The Complete Fourth Season
Studio: CBS Television Studio
US Rating: NR
Length: 276 Minutes
Aspect Ratio: 1.78:1
Audio: English Dolby Digital 5.1 Surround Sound, English Stereo
Release Date: December 6, 2011
Review Date: December 8, 2011
“Are you not entertained! Haaaa!!”
The Game aired three seasons before suffering the axe from the CW. Success in reruns on BET and many rumors and strong network hints that BET or someone would pick up the shows mantle and return it to the air circulated furiously among fan sites.
The Game has always been a show filled with characters acting selfishly; self-serving, immature, unreasonable and petulant adults acting like children; a surprising base of characters for a 30-minute situation comedy but one that has found a dedicated following interested in the soap-like lives of the main characters. A spin-off of Girlfriends, The Game is set in the world of professional footballand follows three players of the San Diego Sabers, and their relationships with wives or girlfriends. Derwin Davis (Pooch Hall) and his now wife Melanie (Tia Mowry), continue to fight and retaliate against each other as they test the limits of trust and faithfulness. Malik is a man trying desperately to be a good husband (and good father to his child by a former lover). Jason Pitts (Coby Bell) is a penny pinching, coupon-clipping multi-millionaire with severe control and trust issues, now divorced from Kelly (Brittany Daniel). Coby Bell appears as a guest star only on The Game since his duties are now focused on his likeable role on USA’s hit show, Burn Notice. Perhaps as a result, Daniel’s Kelly character is slowly withdrawn from the storyline. Finally, Malik Wright (Hosea Chanche), an ego-maniac living up the excesses of hero-worship, sexual flippancy, and control. His mean spirited nature (and downright emotional cruelty) continues, though his character offers the shows best opportunity for a revelation of spirit and soul. His mother, Tasha Mack (Wendy Raquel Robinson) – one of the main characters – is herself difficult and centered on self, but is often the best source for comedy.
This 13-episode fourth season continues to runs the gamut of soap-opera shenanigans; rocky relationships, well-meaning betrayals, and mommy and daddy issues. While the characters remain difficult to feel sympathy toward, the performances are surprisingly good, with the writers taking more dramatic risks while never forgetting the needed humor at the right moment.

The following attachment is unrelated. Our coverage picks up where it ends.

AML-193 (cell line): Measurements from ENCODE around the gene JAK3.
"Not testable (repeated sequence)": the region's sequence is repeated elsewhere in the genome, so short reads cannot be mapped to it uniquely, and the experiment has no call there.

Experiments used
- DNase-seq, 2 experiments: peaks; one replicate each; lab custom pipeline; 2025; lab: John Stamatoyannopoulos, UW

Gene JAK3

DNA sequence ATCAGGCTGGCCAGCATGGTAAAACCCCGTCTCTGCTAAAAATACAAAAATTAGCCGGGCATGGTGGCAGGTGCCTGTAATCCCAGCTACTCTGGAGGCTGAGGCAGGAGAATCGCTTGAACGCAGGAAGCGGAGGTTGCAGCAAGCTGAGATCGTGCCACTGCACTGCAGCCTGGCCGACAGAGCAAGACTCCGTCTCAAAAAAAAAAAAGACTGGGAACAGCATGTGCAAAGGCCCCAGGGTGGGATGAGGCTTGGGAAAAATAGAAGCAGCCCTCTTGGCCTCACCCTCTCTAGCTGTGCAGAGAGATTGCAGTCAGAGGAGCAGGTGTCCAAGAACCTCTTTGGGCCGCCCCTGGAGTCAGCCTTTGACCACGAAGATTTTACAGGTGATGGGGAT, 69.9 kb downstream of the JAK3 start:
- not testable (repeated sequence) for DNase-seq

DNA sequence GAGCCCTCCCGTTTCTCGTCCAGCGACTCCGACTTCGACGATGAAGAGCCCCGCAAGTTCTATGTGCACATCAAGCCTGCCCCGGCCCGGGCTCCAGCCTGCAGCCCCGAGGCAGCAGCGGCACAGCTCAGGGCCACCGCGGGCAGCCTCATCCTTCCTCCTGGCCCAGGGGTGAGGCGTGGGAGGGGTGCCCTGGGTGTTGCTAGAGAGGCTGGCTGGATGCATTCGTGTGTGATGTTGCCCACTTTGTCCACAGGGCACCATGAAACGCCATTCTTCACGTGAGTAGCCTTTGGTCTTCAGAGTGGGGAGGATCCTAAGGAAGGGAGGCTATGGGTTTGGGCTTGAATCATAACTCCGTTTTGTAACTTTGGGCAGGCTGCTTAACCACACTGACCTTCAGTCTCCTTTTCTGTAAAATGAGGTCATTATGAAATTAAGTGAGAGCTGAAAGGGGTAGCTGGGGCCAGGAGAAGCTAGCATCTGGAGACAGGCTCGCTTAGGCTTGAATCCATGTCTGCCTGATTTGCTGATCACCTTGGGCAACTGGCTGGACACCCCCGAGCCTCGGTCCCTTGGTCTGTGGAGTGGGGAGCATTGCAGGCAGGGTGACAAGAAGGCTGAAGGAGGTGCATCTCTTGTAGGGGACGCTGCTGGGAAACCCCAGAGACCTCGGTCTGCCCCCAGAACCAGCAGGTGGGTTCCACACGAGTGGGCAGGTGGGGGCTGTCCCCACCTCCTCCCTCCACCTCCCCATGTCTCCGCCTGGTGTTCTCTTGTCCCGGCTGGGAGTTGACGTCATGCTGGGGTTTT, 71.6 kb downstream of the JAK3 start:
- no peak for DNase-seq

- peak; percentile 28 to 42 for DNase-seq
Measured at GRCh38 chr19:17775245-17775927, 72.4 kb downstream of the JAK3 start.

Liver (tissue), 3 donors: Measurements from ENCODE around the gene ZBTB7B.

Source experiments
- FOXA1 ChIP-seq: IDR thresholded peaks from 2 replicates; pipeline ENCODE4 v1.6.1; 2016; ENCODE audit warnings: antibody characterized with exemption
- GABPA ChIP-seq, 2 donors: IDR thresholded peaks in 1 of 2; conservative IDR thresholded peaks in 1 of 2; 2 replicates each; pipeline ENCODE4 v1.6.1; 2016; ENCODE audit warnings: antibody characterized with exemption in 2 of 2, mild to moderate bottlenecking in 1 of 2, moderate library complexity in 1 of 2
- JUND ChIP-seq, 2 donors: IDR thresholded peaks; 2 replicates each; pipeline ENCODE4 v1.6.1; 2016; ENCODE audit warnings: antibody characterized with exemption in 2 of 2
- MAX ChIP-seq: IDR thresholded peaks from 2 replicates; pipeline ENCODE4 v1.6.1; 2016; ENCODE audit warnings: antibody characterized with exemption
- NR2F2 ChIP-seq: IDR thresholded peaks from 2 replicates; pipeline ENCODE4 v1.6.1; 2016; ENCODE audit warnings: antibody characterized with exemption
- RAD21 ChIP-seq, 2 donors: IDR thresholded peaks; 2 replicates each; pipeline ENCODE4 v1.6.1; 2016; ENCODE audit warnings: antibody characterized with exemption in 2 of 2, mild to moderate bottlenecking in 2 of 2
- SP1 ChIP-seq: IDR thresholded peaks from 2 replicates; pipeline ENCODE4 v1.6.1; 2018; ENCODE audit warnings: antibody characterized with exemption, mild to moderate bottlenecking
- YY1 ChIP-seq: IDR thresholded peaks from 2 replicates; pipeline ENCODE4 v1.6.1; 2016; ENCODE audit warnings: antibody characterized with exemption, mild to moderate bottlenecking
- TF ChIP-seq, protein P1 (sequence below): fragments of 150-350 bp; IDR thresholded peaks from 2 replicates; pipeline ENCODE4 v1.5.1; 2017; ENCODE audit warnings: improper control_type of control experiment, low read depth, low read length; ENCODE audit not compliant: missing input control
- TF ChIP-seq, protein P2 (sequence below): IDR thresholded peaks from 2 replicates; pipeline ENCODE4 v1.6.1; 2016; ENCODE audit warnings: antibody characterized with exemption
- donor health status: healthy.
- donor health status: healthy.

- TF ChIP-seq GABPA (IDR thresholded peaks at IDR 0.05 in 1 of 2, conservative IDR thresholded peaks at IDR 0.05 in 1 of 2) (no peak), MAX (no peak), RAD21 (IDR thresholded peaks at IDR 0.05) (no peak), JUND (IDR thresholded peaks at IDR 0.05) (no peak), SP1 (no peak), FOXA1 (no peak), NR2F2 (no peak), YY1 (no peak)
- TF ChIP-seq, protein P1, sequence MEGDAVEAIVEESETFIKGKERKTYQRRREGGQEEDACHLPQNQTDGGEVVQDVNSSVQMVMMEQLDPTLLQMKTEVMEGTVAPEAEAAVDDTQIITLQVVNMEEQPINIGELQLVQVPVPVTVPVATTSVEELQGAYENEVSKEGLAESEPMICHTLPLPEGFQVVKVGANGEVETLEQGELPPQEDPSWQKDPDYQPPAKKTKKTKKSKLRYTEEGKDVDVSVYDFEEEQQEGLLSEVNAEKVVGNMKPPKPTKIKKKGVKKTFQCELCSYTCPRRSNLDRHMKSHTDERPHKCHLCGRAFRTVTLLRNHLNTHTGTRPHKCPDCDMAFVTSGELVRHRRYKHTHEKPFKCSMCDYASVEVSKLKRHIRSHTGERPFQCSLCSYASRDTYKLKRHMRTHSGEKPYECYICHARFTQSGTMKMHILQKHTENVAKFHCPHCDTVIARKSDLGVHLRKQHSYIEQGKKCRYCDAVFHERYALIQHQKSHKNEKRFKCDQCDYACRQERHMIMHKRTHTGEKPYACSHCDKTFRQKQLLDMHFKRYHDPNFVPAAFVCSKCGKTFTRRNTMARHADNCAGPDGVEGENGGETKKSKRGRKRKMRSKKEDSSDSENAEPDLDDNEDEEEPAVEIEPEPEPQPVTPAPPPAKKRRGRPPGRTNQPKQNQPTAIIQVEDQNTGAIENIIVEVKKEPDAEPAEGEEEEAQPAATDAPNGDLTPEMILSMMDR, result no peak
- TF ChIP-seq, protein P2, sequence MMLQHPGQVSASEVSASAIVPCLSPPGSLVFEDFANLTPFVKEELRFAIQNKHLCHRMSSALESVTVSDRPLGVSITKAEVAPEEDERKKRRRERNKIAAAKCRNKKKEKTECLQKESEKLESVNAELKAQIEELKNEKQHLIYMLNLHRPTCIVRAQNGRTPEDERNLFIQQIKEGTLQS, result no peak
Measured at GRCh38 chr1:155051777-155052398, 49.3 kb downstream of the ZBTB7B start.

The actors play their parts well; Wendy Raquel Robinson is loud, aggressive, wise-cracking, and almost exclusively focused on herself (she focuses on others on rare occasions where their wellbeing affects her). Her comedic timing is actually quite good, but buried beneath a veneer of unpleasant attitude, it can be hard to appreciate. Tia Mowry, who spends much of this season dealing with the emotional distress of ‘baby mama drama’ addles between anger and weakness. Derwin continues to act willfully blind to how his actions affect others, and Malik, self-indulgently and self-servingly parties and hurts others, though this season his disposition is darker than ever. Coby Bell has always hit the right note as Pitts, and though his presence is lessened, he still offers up the best comedy of the male leads.
Renewed for a fifth season, The Game is a solid success story and though it may not be quite my thing (all the time) I still root for its success if for no other reason than to read the passionate commentary from friends and family on Facebook about each episodes comings and goings.
Episode 1 – Parachutes…Beach Chairs
Episode 2 – The Confession Episode
Episode 3 – The Wing King
Episode 4 – It Was All Good Just A Week Ago
Episode 5 – Men in Crisis
Episode 6 – Don’t You Know Who I Am?
Episode 7 – You Say Goodbye, I Say Hello
Episode 8 – A Very Special Episode
Episode 9 – Whip It…Whip It Good
Episode 10 – Never Surrender!
Episode 11 – Death Becomes Her
Episode 12 – The Right To Choose
CBS Television Studios presents this fourth season of The Game on two discs in its filmed aspect ratio of 1.78:1, 16X9, and enhanced for widescreen televisions. There is a fair amount of detail for a television show, colors are expectedly bright, and there are no issues or worrisome factors to warn you about. Night scenes are extremely rare, and the grand majority of the action takes place in interior sets – so the uniform brightness and quality through the episodes and discs is reassuring.
As with previous seasons, all 12 episodes here come with both a Dolby Digital 5.1 and English Stereo surround option. The opening and closing credits are perhaps the most active elements, ringing out clearly in each speaker, but the frequent use of bass reliant tracks through the season give the sub-woofer a fair few nudges. Not much to speak of in the surrounds, but the center channel is issue-free, and generally the audio delivers for the show well enough.
Bringin’ Back The Game
Playing The Game
The Game has an ever more faithful loyal following who all showed up when the show returned on BET. They must have liked what they saw as BET eagerly renewed the show for a longer 5th season. Despite its return, and BET’s continuing endeavors into original programming featuring African American casts, the television landscape remains largely devoid of African-American characters. We need more shows with diverse casts – it might explain why television has become predictable and rote of late. At least the reality television monster appears to have been quieted and scripted television seen a resurgence. Let’s just make sure that television represents the country that watches it for a change!
Overall (Not an average)